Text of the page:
A Feast in the Desert

Read: Psalm 63:1-11
I cling to you; your strong right hand holds me securely (Psalm 63:8).

Author and pastor Eugene Peterson has offered some profound cautionary words for those seeking to know God. In Subversive Spirituality, he warns seminary students that although theological education is designed to train hearts to pursue God, far too easily “human words about the divine Word . . . threaten to upstage the Logos [Christ] itself.” When that happens, students can become addicted to head knowledge about God instead of actually drawing closer to God. Seminary—a time designed to draw persons pursuing ministry closer to Him—can instead feel like a spiritual desert.

Peterson’s warning reminds us that there’s a real difference between knowing about God and knowing God. Many of the scribes and Pharisees knew a great deal about God, yet lacked the humility to receive Jesus when He came (Matthew 3:7-10). And James warned believers that faith that’s merely belief in God but doesn’t lead to loving obedience and care for others is a false faith, no better than the “faith” of demons! (James 2:19-25).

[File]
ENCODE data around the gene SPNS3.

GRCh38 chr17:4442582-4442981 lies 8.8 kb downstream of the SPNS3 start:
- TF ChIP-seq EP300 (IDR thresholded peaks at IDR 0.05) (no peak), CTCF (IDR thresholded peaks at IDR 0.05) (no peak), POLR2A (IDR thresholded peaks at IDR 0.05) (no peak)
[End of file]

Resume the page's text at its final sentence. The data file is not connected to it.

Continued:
Psalm 63 is an illustration of how different true faith is. In it, David describes knowing God so intimately He is a part of every aspect of our lives. In good times and bad, David had learned how to draw near to God. On sleepless nights, he’d trained himself to “lie awake thinking of [God], meditating on [Him] through the night” (Psalm 63:6).

Because of firsthand knowledge gained from years of drawing near to God, David knew that His presence and love is more satisfying than “the richest feast” (Psalm 63:5), “better than life itself” (Psalm 63:3)—a love that satisfies even in a “parched and weary land where there is no water” (Psalm 63:1).


Why do you think we often settle for knowledge about God instead of learning to draw near to Him? When have you experienced His presence most powerfully?

Taken from “Our Daily Journey”